While bold items can work very well with photo shoots and fashion shows, incorporating that kind of taste in one’s everyday style can be tricky. For this, Butler says, accessories can be very helpful.    

“A relatively plain outfit can be accompanied by a large broach or statement necklace, which you can simply put on after work for social gatherings. You can also put these items up in your home to decorate, to put a nice touch there,” said Butler.

Butler was one of the instructors for the Design Road workshops held recently here, along with Jorge Rodiguez, Laura Beckett and Samer Yamani.

While all instructors covered various practical aspects of furthering one’s work in the design industry, Butler dealt with making accessories as props for fashion shoots. Hers was termed at “Accessorizing fashion stories — branding fashion.”

“My idea was to guide people into creating their own accessories, but to also let them have the confidence to experiment, to follow their own ideas.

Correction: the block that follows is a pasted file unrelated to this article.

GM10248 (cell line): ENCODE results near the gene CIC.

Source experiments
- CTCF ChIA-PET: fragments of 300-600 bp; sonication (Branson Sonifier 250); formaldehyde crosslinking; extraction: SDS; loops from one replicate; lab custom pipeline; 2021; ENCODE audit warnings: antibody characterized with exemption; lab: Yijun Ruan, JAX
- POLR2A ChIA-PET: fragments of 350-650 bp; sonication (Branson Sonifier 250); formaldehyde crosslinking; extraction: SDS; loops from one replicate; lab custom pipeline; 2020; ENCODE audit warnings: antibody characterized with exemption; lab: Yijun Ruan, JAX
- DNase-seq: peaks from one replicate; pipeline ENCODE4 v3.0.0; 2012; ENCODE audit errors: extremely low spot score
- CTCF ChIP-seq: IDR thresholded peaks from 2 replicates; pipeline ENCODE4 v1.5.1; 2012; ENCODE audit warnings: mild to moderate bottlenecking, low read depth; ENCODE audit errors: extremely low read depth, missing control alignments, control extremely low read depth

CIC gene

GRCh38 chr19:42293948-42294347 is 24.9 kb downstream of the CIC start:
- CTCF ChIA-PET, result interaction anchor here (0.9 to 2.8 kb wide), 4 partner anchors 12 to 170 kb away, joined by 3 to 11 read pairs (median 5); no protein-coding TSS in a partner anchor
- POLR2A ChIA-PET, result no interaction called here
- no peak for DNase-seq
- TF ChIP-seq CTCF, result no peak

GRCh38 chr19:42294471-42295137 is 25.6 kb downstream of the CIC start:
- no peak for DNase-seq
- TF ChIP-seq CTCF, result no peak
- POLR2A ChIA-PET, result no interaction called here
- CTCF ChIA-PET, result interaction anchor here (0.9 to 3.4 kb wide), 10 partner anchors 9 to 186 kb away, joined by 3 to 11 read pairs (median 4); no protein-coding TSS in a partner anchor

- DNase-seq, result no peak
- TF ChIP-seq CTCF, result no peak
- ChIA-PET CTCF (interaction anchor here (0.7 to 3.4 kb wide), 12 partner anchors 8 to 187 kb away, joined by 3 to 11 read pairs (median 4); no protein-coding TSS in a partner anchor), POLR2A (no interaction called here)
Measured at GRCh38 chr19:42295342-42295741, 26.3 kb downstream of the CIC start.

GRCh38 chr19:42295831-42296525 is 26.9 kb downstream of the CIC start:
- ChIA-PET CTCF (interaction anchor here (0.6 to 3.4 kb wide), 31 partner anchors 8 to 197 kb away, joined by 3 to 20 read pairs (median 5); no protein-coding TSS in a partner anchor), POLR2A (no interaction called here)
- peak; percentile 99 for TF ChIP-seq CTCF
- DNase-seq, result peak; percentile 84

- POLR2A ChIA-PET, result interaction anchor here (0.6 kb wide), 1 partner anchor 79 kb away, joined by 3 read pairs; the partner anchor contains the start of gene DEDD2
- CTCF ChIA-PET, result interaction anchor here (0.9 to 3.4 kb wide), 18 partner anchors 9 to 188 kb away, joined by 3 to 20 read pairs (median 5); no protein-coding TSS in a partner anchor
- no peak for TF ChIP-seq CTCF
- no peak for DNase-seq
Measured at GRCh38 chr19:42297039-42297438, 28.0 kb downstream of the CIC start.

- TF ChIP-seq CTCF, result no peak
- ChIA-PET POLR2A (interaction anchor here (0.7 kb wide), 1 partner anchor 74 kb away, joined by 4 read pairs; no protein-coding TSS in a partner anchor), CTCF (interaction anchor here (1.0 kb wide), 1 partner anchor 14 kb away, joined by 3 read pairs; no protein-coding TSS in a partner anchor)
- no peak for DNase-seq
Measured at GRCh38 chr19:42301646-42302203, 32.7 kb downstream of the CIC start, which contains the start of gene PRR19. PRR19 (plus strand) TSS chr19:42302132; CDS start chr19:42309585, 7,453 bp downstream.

A lot of people have been asking me what I think about what I thought of their work, but I wanted them to get an inherent understanding of what works for them,” said Butler.

“Design Road Jeddah” was Butler’s first workshop outside the UK, and she was pleased to be associated with the project.

“Tashkeil and the whole team have been wonderful, and I was very happy to see the creativity that the participants have shown.

“I had left the theme and the kinds of objects we would be creating completely open, and they seem to have responded well,” said Butler.

Butler was particularly impressed by a participant who made a prop from objects she found from building sites. She had used these to make a structure that depicted the changing face of Jeddah, and how she fit into it.

The world has gone digital, with communication becoming faster through phones, email, and social media. Butler stated that while this has been great for easing the whole process of working, the new fast pace has also rubbed off on how people operate in general.